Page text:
Posted tagged ‘premiums’

Drumming Up Leads with Dimensional Mailers.

August 24, 2010

The best thing about a small target of high-potential customers is that marketers can afford to spend more money on them. In fact, they better, because everyone else is trying to reach them too. If your customer doesn’t have something different to say, and a different way of presenting their offer, the mailing will get quickly tossed aside.

That’s why elusive, premium prospects are perfect candidates for three-dimensional packages. So put on your creative hat for a few minutes, and let’s look at how you can make dimensional packages pay off for you and your customers.

Why Dimensional Packages Work.

One of the big challenges in moving up the prospect food chain is getting marketing materials past the admin-assistant gatekeepers. The odds of a postcard or self-mailer making the cut are pretty slim. And electronic alternatives such as email are almost unthinkable unless there is a preexisting personal relationship.

What you need is a package that looks personal and stands out from everything else that hits an executive’s desk—or tries to. A box, a tube or other dimensional package that comes personally addressed to the executive, along with a really good headline, is very likely going to get opened. Human curiosity gets the best of all of us, no matter what position we hold. And everyone likes something that seems like a present.

So How Can You Miss?

Easily. Dimensional packages might seem like no brainers (How can you fail with a cushy budget, right?), but just the opposite is true. They need lots of thought and solid creativity to work effectively. To avoid a disaster, let’s look at the two main ways that marketers bring dimensional doom upon themselves:

  • Getting caught up in clever. Dimensional campaigns can go down the tubes (no pun intended) just like the entertaining TV commercials that people like but then don’t buy the product. Remember that there’s a business point to be made, and it can’t get totally lost in the fun.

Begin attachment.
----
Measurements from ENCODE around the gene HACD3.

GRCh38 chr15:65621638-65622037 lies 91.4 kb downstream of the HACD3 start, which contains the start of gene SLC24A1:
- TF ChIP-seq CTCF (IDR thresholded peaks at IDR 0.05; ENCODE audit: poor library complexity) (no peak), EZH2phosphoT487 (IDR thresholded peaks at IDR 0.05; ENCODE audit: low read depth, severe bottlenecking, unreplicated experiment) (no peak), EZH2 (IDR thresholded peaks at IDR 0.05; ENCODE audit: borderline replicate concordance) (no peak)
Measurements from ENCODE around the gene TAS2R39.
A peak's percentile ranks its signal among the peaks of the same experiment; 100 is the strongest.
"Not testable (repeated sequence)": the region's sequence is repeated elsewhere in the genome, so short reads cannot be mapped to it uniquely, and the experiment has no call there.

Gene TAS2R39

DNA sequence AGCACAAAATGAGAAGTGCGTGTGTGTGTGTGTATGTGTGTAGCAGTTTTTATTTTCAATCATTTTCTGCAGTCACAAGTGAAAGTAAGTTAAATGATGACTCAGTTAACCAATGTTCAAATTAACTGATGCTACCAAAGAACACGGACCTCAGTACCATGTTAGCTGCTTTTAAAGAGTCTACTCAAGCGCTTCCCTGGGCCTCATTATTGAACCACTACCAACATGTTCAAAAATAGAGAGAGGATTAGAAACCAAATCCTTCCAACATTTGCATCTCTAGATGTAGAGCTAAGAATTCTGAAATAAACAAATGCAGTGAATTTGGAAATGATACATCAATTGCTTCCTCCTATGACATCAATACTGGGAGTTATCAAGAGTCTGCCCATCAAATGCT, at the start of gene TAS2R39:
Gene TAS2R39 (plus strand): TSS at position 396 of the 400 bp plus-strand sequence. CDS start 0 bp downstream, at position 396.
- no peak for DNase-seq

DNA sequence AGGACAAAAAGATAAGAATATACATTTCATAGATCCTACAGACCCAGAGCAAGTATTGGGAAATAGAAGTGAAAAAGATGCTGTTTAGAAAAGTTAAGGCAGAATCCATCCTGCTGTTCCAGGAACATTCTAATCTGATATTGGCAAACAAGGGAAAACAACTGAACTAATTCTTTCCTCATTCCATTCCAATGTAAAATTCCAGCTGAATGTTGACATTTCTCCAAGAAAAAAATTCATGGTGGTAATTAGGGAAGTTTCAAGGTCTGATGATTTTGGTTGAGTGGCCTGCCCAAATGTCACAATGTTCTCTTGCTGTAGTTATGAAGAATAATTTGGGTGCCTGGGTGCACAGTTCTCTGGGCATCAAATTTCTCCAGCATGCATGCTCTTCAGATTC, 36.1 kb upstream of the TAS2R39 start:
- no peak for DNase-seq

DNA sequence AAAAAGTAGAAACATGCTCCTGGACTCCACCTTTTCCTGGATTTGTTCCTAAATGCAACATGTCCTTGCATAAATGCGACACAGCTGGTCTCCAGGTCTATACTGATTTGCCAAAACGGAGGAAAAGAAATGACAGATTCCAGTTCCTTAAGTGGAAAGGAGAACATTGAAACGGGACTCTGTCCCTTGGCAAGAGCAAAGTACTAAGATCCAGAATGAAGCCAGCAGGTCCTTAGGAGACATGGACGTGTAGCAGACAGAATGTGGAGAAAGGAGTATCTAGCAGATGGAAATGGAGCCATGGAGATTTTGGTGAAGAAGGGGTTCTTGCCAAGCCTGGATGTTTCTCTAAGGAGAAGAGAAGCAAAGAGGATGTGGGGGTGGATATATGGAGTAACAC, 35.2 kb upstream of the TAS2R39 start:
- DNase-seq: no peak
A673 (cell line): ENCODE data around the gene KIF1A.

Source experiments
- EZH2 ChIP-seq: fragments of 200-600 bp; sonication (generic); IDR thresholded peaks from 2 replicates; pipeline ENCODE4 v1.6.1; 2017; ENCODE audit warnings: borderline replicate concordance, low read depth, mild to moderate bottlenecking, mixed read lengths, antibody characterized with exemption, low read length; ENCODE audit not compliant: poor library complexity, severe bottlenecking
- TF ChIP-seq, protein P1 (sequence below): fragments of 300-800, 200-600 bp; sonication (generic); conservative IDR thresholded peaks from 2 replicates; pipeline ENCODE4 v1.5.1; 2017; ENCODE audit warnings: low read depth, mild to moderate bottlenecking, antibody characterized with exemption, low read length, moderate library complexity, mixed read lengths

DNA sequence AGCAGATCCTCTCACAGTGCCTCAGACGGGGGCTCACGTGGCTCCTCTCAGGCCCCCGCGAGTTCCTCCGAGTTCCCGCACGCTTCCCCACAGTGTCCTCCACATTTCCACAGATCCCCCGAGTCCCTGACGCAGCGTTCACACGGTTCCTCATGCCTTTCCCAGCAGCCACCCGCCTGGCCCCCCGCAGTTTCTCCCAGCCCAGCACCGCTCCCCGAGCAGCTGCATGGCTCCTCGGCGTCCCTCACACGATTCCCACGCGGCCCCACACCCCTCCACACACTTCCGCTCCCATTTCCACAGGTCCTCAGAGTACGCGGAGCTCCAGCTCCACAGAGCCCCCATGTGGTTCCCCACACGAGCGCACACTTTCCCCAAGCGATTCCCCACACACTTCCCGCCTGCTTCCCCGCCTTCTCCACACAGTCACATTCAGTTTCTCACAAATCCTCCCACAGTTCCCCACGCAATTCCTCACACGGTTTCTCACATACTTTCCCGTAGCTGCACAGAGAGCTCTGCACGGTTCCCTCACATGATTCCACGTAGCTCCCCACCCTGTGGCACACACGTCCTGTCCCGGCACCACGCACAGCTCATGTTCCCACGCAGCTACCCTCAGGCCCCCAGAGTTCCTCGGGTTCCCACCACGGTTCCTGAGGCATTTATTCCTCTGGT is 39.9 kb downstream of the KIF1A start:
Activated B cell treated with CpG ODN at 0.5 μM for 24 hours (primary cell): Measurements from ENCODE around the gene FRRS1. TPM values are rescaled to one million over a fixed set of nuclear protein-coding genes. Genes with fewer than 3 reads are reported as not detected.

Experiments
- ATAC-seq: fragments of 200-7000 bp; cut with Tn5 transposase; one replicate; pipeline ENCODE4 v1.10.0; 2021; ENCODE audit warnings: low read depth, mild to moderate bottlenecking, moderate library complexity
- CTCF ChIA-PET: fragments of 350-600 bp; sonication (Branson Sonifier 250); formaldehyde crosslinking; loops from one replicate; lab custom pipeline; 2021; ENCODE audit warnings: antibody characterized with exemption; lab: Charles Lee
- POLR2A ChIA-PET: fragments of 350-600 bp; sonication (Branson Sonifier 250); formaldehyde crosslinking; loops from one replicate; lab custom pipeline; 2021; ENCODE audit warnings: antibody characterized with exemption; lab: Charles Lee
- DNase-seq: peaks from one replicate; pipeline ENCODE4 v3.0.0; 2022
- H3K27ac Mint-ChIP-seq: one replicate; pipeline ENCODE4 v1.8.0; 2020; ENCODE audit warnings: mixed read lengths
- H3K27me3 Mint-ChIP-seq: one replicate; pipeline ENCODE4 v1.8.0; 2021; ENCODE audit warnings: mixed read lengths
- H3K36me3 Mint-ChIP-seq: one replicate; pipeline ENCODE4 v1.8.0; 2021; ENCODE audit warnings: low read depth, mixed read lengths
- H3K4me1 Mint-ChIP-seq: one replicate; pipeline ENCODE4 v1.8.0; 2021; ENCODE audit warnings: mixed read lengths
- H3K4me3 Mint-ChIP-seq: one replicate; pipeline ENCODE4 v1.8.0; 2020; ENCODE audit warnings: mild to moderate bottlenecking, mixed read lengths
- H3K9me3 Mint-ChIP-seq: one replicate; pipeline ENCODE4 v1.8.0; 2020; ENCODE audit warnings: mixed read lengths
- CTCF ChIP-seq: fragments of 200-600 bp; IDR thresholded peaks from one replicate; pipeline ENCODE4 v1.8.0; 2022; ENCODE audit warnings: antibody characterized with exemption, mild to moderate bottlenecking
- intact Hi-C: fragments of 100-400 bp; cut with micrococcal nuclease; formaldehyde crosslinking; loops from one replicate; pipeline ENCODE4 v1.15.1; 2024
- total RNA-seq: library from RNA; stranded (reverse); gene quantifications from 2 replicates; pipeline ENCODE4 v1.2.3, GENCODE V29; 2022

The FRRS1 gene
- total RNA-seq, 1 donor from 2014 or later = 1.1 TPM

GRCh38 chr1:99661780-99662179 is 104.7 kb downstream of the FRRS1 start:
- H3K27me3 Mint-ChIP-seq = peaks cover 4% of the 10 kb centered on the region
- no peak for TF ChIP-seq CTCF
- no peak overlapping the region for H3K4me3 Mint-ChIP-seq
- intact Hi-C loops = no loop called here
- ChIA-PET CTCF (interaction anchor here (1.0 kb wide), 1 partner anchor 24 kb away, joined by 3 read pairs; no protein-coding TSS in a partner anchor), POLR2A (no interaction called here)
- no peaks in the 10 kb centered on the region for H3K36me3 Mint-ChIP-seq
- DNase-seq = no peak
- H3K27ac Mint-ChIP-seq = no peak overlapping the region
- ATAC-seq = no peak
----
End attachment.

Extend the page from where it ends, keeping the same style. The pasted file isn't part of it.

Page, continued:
• None the less, a dimensional mailer is a big opportunity to be creative. Just remember that your customer still needs to make a case for people wanting to do business with them. It’s your job to help them out if you truly embrace the role of advisor.

  • Coming across as a bribe. This can be a really fine and dangerous line, but encourage your clients to error on the side of caution. My personal guideline is $25. As soon as someone perceives the contents to be inappropriately expensive for a promotion, the campaign is in trouble. Sometimes it’s best to stick with things that relate directly to the marketer’s business.

    Let’s use an example from the printing industry. I developed a dimensional package campaign for a major printer that wanted to reach marketing executives in different sectors. The campaign was multi-stage and went out during the summer with a “grilling” theme. Sales reps got to pick a certain number of prospects that were high potential but contact resistant. Here’s how the program worked:

    • Prospects received three envelope mailings over a short period of time with each consisting of a personalized letter and a one-page case history appropriate to the market and service being promoted. The mailings also included a favorite grill recipe from an executive at the printing company, including a picture of the person and a little personal history behind the recipe.